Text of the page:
Sununu vetoes bill to raise solar credits

  • In this Monday, April 15, 2019, photo Todd Miller casts a shadow on a solar panel on the roof of his solar installation business in Ankeny, Iowa. When Miller began his two-person business in a suburb of Des Moines, one of the challenges he faced was keeping up with customer orders, as tax incentives and plunging prices for the boxy roof panels created a booming demand for this form of clean energy. (AP Photo/Charlie Neibergall) Charlie Neibergall

Monitor staff
Published: 6/3/2019 5:29:36 PM

Gov. Chris Sununu vetoed a bill to expand solar energy credits Monday, arguing it would burden electricity utilities even as advocates said it would help boost municipal and commercial solar projects.

In a letter released Monday, the governor said the law, House Bill 365, was a “regressive cost burden on citizens that benefits large-scale solar developers while hurting all ratepayers,” And he argued that the bill, which he called a subsidy, would cost “hundreds of millions of dollars” in higher electric bills. 

“We should not allow our good intentions to mask a bad policy,” Sununu said. 

HB 365 would seek to expand the ability for commercial and public entities to sell back renewable energy to the electric grid at market prices. Under net metering, entities that produce their own energy can “sell” unused energy back to the grid for credits on future energy bills, but they’re capped in the amount of energy they can send back. 

The bill would expand that cap from one megawatt to five, dramatically increasing the size of the customer-producers that could participate in net metering. That, supporters say, could lead to cost savings for towns with hydropower facilities, and make investments in large solar grids more economical for towns and businesses. 

Sununu’s veto comes a year after he vetoed a similar bill. Back then, he raised the risk of cost shifting by utility companies. A utility forced to purchase energy at default rates – presently around nine cents per kilowatt hour – but only allowed to sell it on at the wholesale rate – around three cents – could lead to losses that would result in higher bills for all ratepayers, opponents warned. 

House Bill 365 sought to address that concern by mandating that utility companies use the energy acquired through net metering to offset their current load obligations. That means the extra energy would need to be factored in by the utilities when purchasing power at auction, supporters say. By using the acquired renewable energy to offset purchases at auction, utilities could purchase less energy at auction, advocates argue.

“That difference between this year’s bill and last year’s bill is that requirement of how they handle the power,” said Madeleine Mineau, executive director of Clean Energy NH, which advocated for the bill. “They have to account for the power that’s coming into their system and use the supply locally before they go out to procure power that’s going to come into their system to their customers.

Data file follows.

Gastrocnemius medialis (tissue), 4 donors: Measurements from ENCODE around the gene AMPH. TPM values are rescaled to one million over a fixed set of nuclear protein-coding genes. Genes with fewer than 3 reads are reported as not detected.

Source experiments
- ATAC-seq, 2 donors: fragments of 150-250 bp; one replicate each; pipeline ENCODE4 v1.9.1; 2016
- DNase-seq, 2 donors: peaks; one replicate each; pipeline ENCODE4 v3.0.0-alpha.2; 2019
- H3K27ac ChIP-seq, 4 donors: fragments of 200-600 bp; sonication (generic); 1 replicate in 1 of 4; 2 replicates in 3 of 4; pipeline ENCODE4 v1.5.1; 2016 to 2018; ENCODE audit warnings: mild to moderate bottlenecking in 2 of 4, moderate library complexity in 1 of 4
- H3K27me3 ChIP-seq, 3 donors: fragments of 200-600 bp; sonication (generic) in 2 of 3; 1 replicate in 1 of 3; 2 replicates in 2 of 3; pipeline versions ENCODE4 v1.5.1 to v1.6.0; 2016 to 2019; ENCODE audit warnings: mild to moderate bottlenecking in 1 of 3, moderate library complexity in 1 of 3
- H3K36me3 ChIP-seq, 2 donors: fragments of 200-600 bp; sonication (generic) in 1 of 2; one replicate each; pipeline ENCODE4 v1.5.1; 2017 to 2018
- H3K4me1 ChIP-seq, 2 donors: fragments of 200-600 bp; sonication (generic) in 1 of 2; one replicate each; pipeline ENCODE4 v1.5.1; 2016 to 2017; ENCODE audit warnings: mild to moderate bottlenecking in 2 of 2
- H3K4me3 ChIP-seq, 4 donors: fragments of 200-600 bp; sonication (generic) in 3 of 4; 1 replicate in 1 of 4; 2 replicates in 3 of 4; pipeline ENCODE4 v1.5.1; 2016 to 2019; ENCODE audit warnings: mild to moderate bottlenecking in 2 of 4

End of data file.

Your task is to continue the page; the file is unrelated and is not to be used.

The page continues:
The addition was hoped to assuage the governor on the cost concerns, after the House came several votes short of overriding his veto on last year’s bill. But Sununu indicated Monday that the change wasn’t enough to dislodge his concerns about price hikes overall.

“We should not force our ratepayers to massively subsidize those who can afford to construct 40-acre solar farms,” he said. “Rather, New Hampshire should focus on advancing policies that limit the harm to our ratepayers and target the benefits of renewable energy to those most in need.”

The veto earned praise from the Business and Industry Association, which said the bill would still allow customers to benefit from credits at higher rates than the energy costs saved by utilities. 

“To be clear, BIA does not oppose raising the cap on net metering,” President Jim Roche said in a statement. “However, we oppose HB 365 because the legislation would result in cost-shifting to the business community since the tariff (or credit) given to net metering customers would be above the utility’s avoided cost. That’s unfair to all non-net metering ratepayers.”

But supporters strongly disagreed. 

“We’re very disappointed that he’s chosen to veto this bill again, considering the very strong bipartisan support and the millions and millions of dollars of investment (it would bring),” said Mineau. 

And Mineau disputed Sununu’s claims of hundreds of millions of dollars in additional costs to ratepayers.

“There’s not a demonstrable cost of net metering,” she said. “The Public Utilities Commission said there wasn’t. No one has been able to say that there is.”

Over the months, the proposal had attracted some support from renewable energy industries. At a press conference last week featuring businesses touting clean energy support, several business representatives praised the net metering legislation as key to unlocking new projects across the state.

And Portsmouth Sen. Martha Fuller Clark argued that the net metering bill would actually make energy cheaper for many.

For one, she said, it would encourage more efficient energy use for those who benefit from the new energy projects. “The less energy you use, the lower your costs on your bill are going to be,” she said.

And she said that by shifting part of the energy load from traditional plant-centered energy production to user-generated renewable power, the net metering expansion would reduce transmission investments, which have contributed to higher bills. 

“Despite what you may have read, this will ensure that we lower energy costs,” she said.




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